Data Structures and Algorithms

Imagine you have an *n*-ary tree which you wish to modify. For
instance, the tree might represent the HTML of a Web page which you intend to change dynamically.

The simplest way to update the tree would be to copy it, incorporating
the change while copying. Copying, however, takes time and space
proportional to the size of the tree. If we wish to make several
edits that are within close proximity of each other, perhaps we can
devise a representation with lower complexity. Furthermore, we might
wish to make these edits *atomically*, i.e., so the client sees
only the result of all the edits and not the intermediate stages.

We can therefore consider representing trees in terms of a
*cursor*, which reflects the locus around which we wish to
modify the tree:

A cursor represents an edge (shown in red) and has two parts: a representation of the (possibly empty) tree below that edge (shown in blue), and the (possibly empty) rest of the tree around that edge (shown in grey). The simplest representation of the part below is the subtree itself, but we have some choices in how we represent the rest of the tree, depending on which operations we wish to support.

We will represent a tree as follows:

(define Tree$ (or: Node$ MtNode$)) (define-struct: Node ([value : Any$] [kids : (Listof: Tree$)])) (define-struct: MtNode ()) ;; read “Mt” as “empty”

We wish to support the following operations:

find : (Tree$ (Any$ -> Boolean) -> Cursor$)

This constructs a cursor by finding a point in a tree. The cursor
represents the edge above the first node with a value for which the
predicate produces `true`

. We will assume that the search
proceeds depth-first (so the cursor represents the edge above the
leftmost node matching the predicate, and if there are multiple such nodes,
it represents the edge above the topmost one).

Given a cursor, we can update the sub-tree at the bottom of the edge that it represents in constant time:

update : (Cursor$ (Tree$ -> Tree$) -> Cursor$)

Note that because we have an explicit representation for an empty node, this operation can be used to insert, change, or delete a subtree. You would be wise to cover these operations in your test cases.

Once we are done performing updates, we can convert a cursor back into a tree:

->tree : (Cursor$ -> Tree$)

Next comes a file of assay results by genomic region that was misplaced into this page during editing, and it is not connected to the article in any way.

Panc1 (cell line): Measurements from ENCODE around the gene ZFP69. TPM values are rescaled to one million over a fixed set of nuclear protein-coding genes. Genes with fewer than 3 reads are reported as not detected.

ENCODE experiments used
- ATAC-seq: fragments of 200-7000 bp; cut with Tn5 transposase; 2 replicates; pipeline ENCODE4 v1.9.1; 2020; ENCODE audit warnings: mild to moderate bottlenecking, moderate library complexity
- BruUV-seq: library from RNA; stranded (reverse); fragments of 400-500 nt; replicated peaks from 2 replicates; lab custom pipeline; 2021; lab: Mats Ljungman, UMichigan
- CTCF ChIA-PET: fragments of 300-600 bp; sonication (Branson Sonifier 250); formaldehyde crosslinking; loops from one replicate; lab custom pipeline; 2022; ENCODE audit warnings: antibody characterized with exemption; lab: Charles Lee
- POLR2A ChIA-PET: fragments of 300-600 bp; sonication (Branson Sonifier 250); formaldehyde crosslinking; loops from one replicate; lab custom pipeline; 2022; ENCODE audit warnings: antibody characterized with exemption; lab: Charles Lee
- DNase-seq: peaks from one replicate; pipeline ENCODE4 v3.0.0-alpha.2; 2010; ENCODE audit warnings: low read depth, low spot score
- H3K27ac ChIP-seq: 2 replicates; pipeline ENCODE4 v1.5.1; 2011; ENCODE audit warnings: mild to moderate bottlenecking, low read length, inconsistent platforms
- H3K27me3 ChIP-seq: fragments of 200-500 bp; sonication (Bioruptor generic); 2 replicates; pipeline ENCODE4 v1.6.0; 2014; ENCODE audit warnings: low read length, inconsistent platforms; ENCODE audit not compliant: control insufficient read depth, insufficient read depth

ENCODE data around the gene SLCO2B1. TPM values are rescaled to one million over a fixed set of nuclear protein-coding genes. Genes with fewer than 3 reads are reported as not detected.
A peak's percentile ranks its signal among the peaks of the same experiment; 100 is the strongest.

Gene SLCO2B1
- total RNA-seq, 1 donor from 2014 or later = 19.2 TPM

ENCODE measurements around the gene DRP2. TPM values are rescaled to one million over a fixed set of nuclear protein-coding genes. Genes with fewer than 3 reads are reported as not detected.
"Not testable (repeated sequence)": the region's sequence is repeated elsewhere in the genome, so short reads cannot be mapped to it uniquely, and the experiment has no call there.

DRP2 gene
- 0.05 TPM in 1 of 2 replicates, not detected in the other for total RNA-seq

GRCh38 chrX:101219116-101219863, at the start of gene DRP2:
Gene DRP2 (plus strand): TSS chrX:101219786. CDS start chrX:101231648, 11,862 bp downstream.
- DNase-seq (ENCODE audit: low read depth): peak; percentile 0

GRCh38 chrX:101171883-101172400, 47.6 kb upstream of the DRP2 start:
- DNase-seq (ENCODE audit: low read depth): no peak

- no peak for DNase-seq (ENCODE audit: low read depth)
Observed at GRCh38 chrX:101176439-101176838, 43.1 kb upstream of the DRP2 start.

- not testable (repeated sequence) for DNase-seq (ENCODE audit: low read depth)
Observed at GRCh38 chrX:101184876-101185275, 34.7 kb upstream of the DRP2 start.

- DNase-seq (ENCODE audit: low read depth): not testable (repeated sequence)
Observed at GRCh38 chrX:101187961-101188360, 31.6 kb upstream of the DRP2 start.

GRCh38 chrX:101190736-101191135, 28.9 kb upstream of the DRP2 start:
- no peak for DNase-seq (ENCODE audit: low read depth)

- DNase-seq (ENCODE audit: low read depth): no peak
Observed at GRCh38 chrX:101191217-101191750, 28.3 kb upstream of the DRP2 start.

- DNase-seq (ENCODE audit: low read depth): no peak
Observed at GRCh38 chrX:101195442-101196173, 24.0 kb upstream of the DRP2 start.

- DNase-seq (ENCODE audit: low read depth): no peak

The resulting tree should include only `Node$`

s, no
`MtNode$`

s. However, if the resulting tree has no `Node$`

s, `->tree`

should produce an `MtNode$`

.

In addition, we can navigate around a cursor:

left : (Cursor$ -> Cursor$) right : (Cursor$ -> Cursor$) up : (Cursor$ -> Cursor$) down : (Cursor$ Integer$ -> Cursor$)

The `down`

operation takes a numeric argument to indicate
which child to select (with the index starting at `0`

).
Note that any of these operations might fail dynamically if the cursor
is at the appropriate boundary. For instance, `left`

and
`right`

should only be able to move between edges that share
a common parent.

Critically, we want to make these four “motion” operations efficient—constant time or as close to it as possible. Can you design a data structure that achieves this? What is the complexity of the above operations that result from your representation choice?

Give a written explanation of how you designed your `Cursor`

struct. Be
sure to explain why you made the choices you made and how this affected
the implementation of the various operations. Then do a big-O analysis of the complexity of these operations.

**Note:** It is important to make sure your analysis
correctly describes your implementation. You will receive full credit on
this section only for an accurate analysis of your code, even if your
code is suboptimal.

There's no reason to stop with only one cursor: we can generalize to
*cursor sets*. For instance, `find`

can return the
set of *all* cursors that match the given criterion (e.g., all
the links on a Web page). In addition, sets of cursors can be
combined with the usual set-theoretic operations. Extend your
implementation to handle sets of cursors, being sure to consider and
handle the subtleties that arise.

A Racket file,

`updater.rkt`

, containing Racket code with your implementation of updater.A file,

`analysis.[txt,pdf,doc`

] with your answers for Part 2.

As always, these files must be in plain text, pdf, or, if you really must, Word format. If you use Word, we will accept**only**Word 2003 (`.doc`

) files. If you are using Word 2007, you should export to a pdf. We will**not**accept Word 2007 (`.docx`

) files because we cannot read them.